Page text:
MEMPHIS, TN (abc24.com) - Battle lines being drawn over a monument at a controversial Memphis park dedicated to a Civil War general and KKK leader.
The granite stone naming Forrest Park in downtown Memphis is gone.
City officials removed it without warning this week, saying the sign never should have been there. But members of the group Sons of Confederate Veterans say they had permission to install it.
The 1,000 pound sign off Union Avenue was put in place last May. The two sides are at war over what happens next.
Forrest Park is named after Nathan Bedford Forrest, former Memphian, Civil War general and first grand wizard of the KKK.
While there may be mixed opinions over the park's name, city officials say removing the sign had nothing to do with history.
"My issue is one of fairness and consistency," says Memphis' chief administrative officer George Little. He stands by the decision, saying the city never approved the install.
"It was certainly authorized to be placed here," says Lee Millar with the Sons of Confederate Veterans. Millar has a letter from Memphis' former parks director. "The authorization from city is there."
"That's not an approval letter," Little disagrees.
The marker cost around $10,000. "Various historical groups in the community raised the money." Millar says they wanted to better designate the more than 100 year old park where Forrest is buried.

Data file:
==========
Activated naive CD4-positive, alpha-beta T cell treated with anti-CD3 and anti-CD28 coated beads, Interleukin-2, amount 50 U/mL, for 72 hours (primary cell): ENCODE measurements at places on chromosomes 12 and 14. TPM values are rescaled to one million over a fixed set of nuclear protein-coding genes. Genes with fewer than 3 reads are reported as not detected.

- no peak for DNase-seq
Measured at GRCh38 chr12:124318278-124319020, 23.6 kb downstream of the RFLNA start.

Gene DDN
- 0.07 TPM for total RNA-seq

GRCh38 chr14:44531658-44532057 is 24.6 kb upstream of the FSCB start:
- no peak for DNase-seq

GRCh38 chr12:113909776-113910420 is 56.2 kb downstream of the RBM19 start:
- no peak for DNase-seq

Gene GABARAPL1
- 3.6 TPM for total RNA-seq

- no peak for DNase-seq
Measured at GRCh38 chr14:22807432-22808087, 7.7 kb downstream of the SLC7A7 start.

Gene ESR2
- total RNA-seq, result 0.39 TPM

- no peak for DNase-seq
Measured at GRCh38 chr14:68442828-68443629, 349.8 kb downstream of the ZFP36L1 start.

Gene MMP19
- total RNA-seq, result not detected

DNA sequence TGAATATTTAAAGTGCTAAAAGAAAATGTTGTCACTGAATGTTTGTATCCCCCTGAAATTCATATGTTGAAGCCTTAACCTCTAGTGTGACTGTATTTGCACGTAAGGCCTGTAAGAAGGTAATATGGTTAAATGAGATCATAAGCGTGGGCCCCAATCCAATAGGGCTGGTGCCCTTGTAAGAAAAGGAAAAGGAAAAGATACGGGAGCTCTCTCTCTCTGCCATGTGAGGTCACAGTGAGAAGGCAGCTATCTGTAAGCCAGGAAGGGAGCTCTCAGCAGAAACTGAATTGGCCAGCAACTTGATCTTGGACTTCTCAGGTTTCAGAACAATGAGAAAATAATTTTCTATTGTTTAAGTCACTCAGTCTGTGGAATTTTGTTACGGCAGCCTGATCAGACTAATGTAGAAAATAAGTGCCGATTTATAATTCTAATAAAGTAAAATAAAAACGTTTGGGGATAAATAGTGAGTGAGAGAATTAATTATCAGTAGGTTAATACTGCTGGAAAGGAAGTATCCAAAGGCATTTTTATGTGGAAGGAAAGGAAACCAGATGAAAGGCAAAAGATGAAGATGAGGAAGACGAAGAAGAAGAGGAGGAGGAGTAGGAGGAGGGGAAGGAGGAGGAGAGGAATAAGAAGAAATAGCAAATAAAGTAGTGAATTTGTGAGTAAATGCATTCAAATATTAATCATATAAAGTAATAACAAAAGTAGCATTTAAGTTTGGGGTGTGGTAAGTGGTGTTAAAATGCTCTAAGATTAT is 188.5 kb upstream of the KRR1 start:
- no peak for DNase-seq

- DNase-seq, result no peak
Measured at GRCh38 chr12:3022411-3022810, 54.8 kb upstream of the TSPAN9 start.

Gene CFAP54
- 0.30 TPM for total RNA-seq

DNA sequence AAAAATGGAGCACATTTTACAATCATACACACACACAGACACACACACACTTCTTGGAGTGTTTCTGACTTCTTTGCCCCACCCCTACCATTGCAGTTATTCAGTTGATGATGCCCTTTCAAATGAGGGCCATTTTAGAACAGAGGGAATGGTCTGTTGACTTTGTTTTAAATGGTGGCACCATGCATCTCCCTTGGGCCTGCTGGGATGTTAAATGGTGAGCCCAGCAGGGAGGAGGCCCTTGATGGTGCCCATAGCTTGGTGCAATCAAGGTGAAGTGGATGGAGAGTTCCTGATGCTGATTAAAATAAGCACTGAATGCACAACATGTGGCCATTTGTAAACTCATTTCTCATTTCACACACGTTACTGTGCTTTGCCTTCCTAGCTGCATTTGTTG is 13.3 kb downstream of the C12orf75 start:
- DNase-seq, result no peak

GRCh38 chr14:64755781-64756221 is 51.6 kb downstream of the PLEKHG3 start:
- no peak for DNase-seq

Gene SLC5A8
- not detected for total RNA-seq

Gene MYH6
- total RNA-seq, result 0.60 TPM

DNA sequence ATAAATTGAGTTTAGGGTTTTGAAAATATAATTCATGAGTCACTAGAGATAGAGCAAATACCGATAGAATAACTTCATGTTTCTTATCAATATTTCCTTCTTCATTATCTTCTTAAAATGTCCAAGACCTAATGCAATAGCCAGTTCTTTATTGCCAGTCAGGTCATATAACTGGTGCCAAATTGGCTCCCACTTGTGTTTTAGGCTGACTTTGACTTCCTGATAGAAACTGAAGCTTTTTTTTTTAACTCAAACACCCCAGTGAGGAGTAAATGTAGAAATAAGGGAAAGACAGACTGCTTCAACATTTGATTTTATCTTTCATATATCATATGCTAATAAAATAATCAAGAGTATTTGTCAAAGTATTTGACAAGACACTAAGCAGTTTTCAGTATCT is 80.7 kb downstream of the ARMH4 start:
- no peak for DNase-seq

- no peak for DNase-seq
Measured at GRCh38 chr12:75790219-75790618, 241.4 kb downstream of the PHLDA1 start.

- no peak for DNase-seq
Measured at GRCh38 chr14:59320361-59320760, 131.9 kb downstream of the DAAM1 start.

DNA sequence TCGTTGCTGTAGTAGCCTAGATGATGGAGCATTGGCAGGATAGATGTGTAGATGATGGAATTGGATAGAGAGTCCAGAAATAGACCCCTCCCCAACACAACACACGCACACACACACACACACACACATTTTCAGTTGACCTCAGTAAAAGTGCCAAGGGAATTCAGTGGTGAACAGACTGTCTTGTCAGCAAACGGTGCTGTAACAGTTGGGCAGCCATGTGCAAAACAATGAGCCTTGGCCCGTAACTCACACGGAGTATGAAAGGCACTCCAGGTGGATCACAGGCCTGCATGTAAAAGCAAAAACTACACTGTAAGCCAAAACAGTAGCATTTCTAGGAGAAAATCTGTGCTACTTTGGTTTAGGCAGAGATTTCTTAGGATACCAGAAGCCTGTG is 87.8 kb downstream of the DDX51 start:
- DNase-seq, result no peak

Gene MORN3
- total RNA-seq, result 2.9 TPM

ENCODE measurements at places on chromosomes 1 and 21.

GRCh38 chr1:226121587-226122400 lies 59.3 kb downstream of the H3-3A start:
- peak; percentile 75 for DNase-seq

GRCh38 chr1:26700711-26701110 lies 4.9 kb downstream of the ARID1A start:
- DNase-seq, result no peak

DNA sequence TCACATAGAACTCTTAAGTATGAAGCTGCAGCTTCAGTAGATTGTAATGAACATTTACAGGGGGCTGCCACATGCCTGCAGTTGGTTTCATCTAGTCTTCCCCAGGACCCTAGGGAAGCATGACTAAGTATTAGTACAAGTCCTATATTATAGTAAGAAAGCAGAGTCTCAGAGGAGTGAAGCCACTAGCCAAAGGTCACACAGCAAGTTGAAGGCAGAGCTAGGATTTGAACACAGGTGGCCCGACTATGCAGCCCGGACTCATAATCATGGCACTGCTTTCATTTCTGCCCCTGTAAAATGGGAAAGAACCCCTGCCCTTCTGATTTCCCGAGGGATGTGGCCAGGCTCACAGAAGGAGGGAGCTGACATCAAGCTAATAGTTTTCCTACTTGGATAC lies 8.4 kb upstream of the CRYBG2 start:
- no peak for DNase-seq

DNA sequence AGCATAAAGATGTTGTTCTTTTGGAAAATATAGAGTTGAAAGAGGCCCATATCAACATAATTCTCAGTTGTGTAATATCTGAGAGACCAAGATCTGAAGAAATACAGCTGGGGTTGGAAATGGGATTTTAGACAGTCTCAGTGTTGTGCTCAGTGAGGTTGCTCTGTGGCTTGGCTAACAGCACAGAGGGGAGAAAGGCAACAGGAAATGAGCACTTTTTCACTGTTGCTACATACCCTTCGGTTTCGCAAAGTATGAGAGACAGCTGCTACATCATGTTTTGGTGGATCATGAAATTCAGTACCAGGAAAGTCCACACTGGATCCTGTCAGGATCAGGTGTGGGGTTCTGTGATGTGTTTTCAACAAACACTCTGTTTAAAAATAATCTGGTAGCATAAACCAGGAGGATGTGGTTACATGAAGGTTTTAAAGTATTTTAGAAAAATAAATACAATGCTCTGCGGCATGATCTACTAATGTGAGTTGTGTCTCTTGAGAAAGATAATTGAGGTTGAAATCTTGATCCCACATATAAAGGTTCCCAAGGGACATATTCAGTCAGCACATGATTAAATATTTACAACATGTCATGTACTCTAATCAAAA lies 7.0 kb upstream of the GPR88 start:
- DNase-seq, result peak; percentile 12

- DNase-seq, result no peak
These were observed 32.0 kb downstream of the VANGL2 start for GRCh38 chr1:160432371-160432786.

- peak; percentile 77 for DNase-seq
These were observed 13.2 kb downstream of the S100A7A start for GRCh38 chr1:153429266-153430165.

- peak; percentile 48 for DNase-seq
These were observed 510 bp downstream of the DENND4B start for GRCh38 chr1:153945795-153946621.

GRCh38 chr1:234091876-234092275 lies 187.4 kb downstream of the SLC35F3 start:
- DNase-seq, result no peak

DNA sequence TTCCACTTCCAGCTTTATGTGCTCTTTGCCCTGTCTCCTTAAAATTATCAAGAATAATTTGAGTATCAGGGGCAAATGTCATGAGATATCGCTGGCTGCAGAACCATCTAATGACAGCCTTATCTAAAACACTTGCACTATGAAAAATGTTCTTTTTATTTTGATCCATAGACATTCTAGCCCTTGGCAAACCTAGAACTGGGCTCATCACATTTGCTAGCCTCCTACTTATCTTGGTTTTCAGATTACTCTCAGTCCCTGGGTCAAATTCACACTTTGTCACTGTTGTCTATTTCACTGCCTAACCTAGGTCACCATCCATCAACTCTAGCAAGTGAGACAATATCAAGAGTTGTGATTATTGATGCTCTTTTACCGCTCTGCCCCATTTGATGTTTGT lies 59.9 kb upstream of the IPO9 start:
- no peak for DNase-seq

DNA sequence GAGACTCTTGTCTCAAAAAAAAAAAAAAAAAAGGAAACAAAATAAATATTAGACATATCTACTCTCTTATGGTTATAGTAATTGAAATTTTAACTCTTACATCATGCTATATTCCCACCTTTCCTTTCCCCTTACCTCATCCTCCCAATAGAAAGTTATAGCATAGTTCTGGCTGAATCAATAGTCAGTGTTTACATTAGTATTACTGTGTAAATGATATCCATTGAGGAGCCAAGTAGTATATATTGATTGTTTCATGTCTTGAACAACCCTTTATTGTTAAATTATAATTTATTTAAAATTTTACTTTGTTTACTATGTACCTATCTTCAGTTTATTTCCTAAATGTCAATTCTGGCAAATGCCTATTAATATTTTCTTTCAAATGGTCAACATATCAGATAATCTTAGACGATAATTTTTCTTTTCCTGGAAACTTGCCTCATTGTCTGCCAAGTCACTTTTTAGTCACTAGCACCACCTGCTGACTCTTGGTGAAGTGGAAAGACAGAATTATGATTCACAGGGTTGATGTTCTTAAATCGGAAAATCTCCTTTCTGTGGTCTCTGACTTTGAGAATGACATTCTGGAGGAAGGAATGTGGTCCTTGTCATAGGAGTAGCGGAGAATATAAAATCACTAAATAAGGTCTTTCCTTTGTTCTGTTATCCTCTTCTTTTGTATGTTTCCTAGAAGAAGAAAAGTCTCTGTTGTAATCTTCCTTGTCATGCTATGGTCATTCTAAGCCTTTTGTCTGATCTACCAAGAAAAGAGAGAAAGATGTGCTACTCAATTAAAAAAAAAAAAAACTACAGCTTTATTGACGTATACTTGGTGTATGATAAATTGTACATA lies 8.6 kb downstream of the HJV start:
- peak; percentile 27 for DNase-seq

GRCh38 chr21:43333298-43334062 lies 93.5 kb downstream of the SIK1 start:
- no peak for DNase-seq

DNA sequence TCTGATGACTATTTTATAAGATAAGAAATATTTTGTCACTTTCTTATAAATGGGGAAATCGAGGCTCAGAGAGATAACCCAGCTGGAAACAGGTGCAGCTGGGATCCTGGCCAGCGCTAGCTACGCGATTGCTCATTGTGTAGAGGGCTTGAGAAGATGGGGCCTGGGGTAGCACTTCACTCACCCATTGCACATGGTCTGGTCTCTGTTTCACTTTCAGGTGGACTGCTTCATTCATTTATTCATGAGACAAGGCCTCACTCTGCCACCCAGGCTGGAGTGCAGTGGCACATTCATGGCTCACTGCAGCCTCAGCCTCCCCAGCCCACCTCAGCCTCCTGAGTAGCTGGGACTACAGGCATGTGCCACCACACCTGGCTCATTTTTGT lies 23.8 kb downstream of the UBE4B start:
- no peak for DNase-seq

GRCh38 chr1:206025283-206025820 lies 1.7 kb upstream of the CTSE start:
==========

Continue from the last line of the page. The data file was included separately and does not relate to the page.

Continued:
"General Forrest lived here. He was a city alderman for two terms in Memphis. The park is on the National Register of Historic Places."
Forrest is a controversial figure in the South's past. The city says taking down the sign had nothing to do with history.
"This is not about that nor am I trying to get into any historical controversies," Little tells abc24.com. He adds there are design reviews and guidelines that must be followed. Without the documentation proving the statue was authorized, the two sides are at an impasse.
"I hope they'll put it back where it should be," Millar says.
'I need to see an agreement," says Little. "I need to see an approval. I need to see that there was a process followed and I have yet to see that."
The marker is in city storage. Little says they'll be happy to return it to the Sons of Confederate Veterans.
To prevent future confusion with other parks, he says Memphis may need to re-evaluate guidelines and come up with a more specific process.